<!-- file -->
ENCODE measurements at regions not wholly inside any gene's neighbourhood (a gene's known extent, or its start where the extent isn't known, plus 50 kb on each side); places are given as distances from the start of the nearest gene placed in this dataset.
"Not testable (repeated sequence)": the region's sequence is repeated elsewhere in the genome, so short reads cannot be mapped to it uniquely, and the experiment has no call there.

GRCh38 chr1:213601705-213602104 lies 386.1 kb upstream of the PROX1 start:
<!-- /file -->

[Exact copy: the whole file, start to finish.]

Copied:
ENCODE measurements at regions not wholly inside any gene's neighbourhood (a gene's known extent, or its start where the extent isn't known, plus 50 kb on each side); places are given as distances from the start of the nearest gene placed in this dataset.
"Not testable (repeated sequence)": the region's sequence is repeated elsewhere in the genome, so short reads cannot be mapped to it uniquely, and the experiment has no call there.

GRCh38 chr1:213601705-213602104 lies 386.1 kb upstream of the PROX1 start: